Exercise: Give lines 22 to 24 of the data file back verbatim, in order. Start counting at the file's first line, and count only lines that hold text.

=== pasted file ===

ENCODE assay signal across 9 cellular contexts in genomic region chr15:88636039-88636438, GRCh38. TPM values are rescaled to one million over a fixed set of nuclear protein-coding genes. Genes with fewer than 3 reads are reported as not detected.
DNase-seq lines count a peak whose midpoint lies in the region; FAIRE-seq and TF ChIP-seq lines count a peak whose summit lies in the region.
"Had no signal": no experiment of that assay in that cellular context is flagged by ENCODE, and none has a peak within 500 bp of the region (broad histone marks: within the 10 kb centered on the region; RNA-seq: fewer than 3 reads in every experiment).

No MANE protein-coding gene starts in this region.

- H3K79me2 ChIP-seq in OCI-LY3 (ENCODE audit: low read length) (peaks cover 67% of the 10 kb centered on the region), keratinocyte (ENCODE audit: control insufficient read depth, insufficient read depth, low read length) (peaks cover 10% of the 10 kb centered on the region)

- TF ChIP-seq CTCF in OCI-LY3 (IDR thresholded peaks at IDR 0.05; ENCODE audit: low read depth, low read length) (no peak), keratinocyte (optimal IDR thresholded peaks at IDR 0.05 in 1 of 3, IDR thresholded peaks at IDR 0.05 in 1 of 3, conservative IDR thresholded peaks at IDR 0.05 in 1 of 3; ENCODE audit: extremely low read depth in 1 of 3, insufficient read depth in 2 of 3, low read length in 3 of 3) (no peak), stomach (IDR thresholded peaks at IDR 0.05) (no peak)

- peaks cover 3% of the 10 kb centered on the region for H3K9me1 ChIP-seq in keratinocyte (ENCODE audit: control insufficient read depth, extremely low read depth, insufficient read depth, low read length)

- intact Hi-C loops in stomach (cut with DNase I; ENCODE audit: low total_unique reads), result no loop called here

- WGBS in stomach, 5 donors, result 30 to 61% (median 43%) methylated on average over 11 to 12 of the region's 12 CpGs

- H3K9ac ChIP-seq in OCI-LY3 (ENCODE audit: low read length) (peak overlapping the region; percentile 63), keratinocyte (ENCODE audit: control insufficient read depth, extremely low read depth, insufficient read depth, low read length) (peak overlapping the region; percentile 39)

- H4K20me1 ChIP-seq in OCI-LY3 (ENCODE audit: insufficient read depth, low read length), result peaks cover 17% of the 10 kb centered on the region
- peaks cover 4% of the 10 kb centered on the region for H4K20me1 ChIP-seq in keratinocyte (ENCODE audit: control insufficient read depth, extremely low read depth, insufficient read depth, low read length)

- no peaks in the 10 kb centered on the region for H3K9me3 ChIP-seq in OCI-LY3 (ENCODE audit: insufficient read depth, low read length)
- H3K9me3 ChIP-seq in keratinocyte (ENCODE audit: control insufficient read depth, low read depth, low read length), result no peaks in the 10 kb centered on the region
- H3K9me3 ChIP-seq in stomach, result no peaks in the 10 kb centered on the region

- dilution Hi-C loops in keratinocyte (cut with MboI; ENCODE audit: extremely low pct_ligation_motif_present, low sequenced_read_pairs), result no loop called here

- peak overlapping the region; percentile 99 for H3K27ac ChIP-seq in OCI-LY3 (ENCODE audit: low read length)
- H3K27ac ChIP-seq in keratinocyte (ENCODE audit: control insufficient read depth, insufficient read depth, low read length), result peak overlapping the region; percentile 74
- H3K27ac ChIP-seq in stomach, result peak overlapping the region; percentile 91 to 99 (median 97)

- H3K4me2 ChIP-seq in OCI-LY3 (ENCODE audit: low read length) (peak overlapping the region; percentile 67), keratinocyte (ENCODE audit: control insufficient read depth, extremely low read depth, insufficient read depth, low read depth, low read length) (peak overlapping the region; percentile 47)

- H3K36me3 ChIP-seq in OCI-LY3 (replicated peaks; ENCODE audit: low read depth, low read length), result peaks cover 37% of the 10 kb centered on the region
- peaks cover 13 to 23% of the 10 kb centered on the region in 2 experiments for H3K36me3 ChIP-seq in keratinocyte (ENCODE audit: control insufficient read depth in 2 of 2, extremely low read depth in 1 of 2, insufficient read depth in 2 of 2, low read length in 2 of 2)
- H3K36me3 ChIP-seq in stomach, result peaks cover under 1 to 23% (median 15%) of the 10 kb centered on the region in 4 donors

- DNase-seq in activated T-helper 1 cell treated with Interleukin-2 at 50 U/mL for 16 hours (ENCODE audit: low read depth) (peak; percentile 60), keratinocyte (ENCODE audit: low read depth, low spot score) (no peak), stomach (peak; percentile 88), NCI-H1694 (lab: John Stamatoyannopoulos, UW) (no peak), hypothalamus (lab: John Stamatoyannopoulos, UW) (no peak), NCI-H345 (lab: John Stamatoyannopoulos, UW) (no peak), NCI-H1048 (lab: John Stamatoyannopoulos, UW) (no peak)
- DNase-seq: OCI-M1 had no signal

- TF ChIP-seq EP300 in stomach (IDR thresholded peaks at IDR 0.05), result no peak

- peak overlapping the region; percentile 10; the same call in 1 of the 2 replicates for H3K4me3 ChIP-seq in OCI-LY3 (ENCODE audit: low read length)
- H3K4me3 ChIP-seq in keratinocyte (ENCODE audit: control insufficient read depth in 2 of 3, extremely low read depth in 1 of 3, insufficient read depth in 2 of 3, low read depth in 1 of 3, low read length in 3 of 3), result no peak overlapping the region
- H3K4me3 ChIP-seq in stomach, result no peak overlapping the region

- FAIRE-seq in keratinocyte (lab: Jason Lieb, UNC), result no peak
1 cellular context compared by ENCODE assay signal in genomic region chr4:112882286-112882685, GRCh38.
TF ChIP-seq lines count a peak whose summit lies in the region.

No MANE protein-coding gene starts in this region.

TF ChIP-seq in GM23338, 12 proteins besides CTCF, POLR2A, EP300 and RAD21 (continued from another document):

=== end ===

- peaks cover 13 to 23% of the 10 kb centered on the region in 2 experiments for H3K36me3 ChIP-seq in keratinocyte (ENCODE audit: control insufficient read depth in 2 of 2, extremely low read depth in 1 of 2, insufficient read depth in 2 of 2, low read length in 2 of 2)
- H3K36me3 ChIP-seq in stomach, result peaks cover under 1 to 23% (median 15%) of the 10 kb centered on the region in 4 donors

- DNase-seq in activated T-helper 1 cell treated with Interleukin-2 at 50 U/mL for 16 hours (ENCODE audit: low read depth) (peak; percentile 60), keratinocyte (ENCODE audit: low read depth, low spot score) (no peak), stomach (peak; percentile 88), NCI-H1694 (lab: John Stamatoyannopoulos, UW) (no peak), hypothalamus (lab: John Stamatoyannopoulos, UW) (no peak), NCI-H345 (lab: John Stamatoyannopoulos, UW) (no peak), NCI-H1048 (lab: John Stamatoyannopoulos, UW) (no peak)